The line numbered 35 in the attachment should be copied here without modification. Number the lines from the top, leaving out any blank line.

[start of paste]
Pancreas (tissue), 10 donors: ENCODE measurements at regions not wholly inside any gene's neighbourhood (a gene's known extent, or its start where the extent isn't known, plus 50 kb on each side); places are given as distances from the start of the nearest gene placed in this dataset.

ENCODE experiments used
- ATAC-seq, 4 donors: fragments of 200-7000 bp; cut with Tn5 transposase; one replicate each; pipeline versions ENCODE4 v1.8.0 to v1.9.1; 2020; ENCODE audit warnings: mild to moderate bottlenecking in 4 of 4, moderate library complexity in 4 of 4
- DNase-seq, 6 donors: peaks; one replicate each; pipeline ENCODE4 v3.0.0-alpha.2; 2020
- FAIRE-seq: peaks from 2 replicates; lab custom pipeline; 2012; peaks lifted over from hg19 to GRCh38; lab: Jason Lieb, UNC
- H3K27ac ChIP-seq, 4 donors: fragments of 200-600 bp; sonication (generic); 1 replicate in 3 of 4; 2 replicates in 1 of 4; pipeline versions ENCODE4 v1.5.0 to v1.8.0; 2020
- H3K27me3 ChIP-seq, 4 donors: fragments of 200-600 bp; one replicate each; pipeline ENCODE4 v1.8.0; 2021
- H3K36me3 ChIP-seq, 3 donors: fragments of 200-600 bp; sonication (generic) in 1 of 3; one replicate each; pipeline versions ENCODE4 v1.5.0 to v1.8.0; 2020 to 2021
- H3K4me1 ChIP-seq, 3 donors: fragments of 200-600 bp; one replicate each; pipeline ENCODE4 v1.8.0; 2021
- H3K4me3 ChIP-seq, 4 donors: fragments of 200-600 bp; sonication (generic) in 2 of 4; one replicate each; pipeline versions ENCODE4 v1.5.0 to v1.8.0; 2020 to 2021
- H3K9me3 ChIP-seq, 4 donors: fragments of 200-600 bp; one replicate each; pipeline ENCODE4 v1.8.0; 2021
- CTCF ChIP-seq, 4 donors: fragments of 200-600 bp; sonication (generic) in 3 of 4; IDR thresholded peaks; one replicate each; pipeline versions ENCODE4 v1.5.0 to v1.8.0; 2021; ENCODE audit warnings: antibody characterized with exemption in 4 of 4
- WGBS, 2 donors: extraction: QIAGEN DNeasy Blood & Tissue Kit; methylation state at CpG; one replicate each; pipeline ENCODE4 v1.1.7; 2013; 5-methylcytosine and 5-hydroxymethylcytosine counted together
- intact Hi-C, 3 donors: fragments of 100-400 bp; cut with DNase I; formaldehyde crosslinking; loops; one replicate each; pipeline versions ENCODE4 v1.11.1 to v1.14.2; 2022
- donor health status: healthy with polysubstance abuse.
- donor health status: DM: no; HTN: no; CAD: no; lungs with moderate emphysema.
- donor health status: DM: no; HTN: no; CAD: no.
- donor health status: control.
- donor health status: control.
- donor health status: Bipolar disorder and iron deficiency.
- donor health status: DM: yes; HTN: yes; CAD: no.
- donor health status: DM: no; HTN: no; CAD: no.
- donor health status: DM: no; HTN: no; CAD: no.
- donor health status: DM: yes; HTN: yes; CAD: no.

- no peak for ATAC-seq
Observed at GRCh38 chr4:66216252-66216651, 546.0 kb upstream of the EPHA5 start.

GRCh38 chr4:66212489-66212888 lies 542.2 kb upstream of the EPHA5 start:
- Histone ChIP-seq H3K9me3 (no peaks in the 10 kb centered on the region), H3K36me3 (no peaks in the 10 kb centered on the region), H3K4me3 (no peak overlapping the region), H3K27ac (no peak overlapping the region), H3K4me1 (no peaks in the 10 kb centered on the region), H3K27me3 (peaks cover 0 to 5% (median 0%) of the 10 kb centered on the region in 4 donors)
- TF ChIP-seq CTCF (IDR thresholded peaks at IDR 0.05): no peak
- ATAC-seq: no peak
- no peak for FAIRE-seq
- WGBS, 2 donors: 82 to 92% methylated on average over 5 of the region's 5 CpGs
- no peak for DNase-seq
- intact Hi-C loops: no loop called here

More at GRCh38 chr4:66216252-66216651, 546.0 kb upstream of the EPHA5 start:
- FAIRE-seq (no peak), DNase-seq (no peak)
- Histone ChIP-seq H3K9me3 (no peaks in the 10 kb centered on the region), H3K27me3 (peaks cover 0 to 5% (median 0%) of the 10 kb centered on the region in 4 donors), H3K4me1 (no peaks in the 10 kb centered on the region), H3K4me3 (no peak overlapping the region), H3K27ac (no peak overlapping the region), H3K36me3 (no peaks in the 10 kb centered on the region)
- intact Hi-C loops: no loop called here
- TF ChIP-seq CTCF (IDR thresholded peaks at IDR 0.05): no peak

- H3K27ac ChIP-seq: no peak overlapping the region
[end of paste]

More at GRCh38 chr4:66216252-66216651, 546.0 kb upstream of the EPHA5 start: